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Introduction to Botany

  • The systematic study of plants and trees is called Botany.
  • The ophrastus is called Father of Botany.

Branches of Botany


•    Anatomy – Study of microscopic structure of plants i.e. cells and tissues.    
•    Biochemistry – The study of chemical reaction in plants plant life processes. This also includes the chemical products of plants and referred as Phytochemistry.   
•    Biophysics – The application of physics to plant life processes.   
•    Cytology – The structure, function, and life history of plant cells.
•    Ecology – The relationships between plants and the world in which they live, both individually and in larger groups.
•    Genetics – Often referred as plant genetics is study of plant heredity and variation.
•    Molecular Biology – The structure and function of biological macromolecules, including biochemical and molecular aspects of genetics.   
•    Morphology – The macroscopic plant form. Morphologists also study the evolution and development of leaves, roots and stems.
•    Paleobotany - The biology and evolution of fossil plants.    
•    Physiology - The functions and vital processes of plants. Photosynthesis and mineral nutrition are two exampIes of subjects studied by plant physiologists.    
•    Systematics – The evolutionary history and relationships among plants.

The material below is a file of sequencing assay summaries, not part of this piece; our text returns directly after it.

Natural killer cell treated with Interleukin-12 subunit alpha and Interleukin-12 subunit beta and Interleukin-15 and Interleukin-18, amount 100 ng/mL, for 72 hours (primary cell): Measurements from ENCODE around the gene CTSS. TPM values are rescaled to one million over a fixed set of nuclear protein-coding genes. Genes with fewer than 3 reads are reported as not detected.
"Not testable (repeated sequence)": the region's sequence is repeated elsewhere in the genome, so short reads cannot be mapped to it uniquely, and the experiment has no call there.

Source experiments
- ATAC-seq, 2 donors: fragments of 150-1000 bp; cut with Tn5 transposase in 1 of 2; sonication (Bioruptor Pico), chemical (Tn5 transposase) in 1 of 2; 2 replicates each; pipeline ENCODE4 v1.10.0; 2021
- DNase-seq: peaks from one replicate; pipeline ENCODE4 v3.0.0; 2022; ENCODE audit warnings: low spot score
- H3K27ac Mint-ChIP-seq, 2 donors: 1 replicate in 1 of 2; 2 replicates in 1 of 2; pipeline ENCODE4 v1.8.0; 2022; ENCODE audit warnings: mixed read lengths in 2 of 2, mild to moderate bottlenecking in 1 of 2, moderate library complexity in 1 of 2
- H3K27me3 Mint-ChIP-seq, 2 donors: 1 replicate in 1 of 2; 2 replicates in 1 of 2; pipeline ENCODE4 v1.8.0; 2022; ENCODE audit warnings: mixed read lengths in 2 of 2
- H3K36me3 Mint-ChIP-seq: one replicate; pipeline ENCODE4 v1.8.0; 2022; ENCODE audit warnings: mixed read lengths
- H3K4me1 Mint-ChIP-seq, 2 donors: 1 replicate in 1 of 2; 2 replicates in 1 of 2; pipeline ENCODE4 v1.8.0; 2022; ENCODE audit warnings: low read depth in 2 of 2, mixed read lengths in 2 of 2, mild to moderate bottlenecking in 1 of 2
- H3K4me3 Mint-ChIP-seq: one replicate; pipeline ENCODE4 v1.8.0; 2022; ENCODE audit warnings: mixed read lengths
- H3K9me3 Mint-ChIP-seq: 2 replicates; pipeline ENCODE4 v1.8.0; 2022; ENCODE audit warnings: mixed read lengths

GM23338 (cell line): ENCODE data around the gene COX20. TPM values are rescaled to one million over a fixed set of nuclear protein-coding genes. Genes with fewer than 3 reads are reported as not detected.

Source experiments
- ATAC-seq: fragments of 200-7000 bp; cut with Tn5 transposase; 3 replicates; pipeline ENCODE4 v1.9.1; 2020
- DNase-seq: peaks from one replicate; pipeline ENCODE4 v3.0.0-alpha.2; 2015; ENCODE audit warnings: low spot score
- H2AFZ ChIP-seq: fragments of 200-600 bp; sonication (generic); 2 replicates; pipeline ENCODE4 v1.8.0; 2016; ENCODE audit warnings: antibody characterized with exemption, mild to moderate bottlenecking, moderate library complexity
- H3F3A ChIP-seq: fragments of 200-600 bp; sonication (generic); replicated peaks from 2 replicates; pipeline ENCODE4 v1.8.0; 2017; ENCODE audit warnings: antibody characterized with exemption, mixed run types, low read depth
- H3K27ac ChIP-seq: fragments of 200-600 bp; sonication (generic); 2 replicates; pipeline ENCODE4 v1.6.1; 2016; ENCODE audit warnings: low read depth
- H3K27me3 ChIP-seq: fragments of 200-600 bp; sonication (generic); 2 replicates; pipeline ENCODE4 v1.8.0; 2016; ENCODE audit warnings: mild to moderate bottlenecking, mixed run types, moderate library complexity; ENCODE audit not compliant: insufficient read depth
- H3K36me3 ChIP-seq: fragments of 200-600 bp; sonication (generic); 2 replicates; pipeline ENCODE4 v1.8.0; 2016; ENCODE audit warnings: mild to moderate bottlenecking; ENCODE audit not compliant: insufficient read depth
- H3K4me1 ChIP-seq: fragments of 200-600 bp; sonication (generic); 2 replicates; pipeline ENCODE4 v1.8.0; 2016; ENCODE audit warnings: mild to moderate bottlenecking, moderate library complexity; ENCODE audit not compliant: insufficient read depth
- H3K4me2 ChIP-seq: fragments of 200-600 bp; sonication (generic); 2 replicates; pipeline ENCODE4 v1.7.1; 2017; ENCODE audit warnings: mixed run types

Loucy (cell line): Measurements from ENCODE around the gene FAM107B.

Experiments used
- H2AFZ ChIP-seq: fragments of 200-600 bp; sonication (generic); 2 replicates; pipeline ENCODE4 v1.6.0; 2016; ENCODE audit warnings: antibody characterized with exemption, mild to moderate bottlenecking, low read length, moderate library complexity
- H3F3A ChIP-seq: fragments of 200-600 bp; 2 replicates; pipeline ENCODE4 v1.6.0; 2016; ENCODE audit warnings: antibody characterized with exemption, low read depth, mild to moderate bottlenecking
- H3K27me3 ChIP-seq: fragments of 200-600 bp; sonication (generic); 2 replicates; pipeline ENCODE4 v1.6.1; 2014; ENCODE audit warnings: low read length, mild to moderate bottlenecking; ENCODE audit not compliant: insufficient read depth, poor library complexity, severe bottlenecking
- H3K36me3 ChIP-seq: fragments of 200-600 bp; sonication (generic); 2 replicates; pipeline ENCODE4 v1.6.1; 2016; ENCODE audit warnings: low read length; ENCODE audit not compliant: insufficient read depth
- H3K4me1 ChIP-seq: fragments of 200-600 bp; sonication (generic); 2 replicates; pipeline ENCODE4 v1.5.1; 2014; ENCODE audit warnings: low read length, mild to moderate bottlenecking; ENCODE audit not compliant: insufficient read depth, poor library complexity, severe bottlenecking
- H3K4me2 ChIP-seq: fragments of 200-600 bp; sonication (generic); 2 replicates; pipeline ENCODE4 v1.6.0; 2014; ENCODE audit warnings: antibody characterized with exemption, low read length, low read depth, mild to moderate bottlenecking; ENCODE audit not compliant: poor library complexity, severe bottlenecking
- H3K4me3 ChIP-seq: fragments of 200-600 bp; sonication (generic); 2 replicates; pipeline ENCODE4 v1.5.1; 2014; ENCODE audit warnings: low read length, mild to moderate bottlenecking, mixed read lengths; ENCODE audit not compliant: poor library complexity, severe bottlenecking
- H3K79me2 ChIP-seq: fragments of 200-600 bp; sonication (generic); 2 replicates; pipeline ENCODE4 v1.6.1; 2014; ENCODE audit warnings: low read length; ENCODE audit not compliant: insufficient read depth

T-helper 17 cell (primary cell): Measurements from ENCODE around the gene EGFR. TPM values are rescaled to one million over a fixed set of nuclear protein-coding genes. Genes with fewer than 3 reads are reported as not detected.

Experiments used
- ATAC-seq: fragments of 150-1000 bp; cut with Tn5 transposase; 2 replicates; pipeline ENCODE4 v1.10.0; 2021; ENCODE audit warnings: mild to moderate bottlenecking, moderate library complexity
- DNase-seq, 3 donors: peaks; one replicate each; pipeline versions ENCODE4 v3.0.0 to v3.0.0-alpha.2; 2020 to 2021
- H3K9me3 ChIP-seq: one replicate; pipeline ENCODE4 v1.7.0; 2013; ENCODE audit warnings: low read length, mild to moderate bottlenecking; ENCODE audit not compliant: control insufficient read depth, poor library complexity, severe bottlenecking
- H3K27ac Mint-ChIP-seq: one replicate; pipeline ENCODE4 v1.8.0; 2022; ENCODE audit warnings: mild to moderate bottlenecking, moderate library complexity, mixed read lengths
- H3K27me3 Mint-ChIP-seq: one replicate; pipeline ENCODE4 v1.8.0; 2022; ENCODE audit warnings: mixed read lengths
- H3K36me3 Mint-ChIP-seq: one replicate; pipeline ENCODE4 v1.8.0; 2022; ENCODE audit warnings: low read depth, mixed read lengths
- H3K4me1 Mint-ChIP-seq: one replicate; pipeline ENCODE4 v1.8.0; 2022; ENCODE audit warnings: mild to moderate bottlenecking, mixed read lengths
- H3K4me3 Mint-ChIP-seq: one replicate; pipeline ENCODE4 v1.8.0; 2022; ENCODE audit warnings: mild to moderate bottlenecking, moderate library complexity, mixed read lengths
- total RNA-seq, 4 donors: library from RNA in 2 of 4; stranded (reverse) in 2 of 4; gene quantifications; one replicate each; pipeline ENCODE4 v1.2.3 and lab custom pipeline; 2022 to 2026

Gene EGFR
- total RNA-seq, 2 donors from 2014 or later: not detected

•    Systems Ecology- This branch of botany uses mathematical models to show concepts like nutrient cycling.
•    Taxonomy- This is the sub discipline of identifying, naming, and classifying plants.   

Classification of Plantae

Eichler classified Botanical World i.e Plant Kingdom in 1883. According to Eichler Botanical World can be classified as follows.

Plant Kingdom is divided over two groups-

1. Cryptogamus i.e. Plant Without Seed and
2. Phanerogames (Plat with seed)

The seedless plants i.e. Cryptogamus are of three types-

1. Thalophyta,
2. Bryophata,
3. Petrodophyta

Again the Thalophyta can be classified over two groups-
1. Algae and 2. Fungi

The seed bearing plants i.e Phanerogames are of two types-
1.    Gymnospermae and
2.    Angiosperme

The Angiospermae are classified over two groups-
1.    Monocotyledons and
2.    Dicotyledons

Cryptogamus Plants

These types of plants do not contain seeds and flowers.

Thalophyta

•    Thalophyta is a sub group of Cryptogamus Plants and largest group of the botanical kingdom.
•    The body of system of this group is like Thalus and can not be identified into parts like root, stem and leaves etc.
•    No conducting tissue found in this group of plants.
•    The plants of this group are of two types, Algae and Fungi.

Algae
•    In botany, the study of algae is called Phycology.
•    Normally Alage contains chlorophyll and autotrophic mode of nutrition.
•    An algae plant may be unicellular, colonial, or filamentous. The Body structure of Algae is Thalus like.

Uses of Algae

•    Algae can be grown to produce biomass, which can be burned to produce heat and electricity.

•    Algae can be used to make Biodiesel (see algaculture), Bioethanol and biobutanol.

•    Algae are used in Wastewater Treatment facilities, reducing the need for greater amounts of toxic chemicals than are already used.

•    Algae can be used to capture fertilizers in runoff from farms. When subsequently harvested, the enriched algae itself can be used as fertilizer.

•    An Astronaut can get food enriched with protein, oxygen and water by sowing the chlorella algae in the aircraft’s tank; this algae is also known as space algae.


Fungi

•    Systematic study of Fungi is called mycology.
•    Fungi have no chlorophyll, no chlorophyll, central career is tissues; Fungi is a Thalophyte. 
•    Fungi found everywhere, air, water, land, plants, animals all are perfect environments for living a fungi.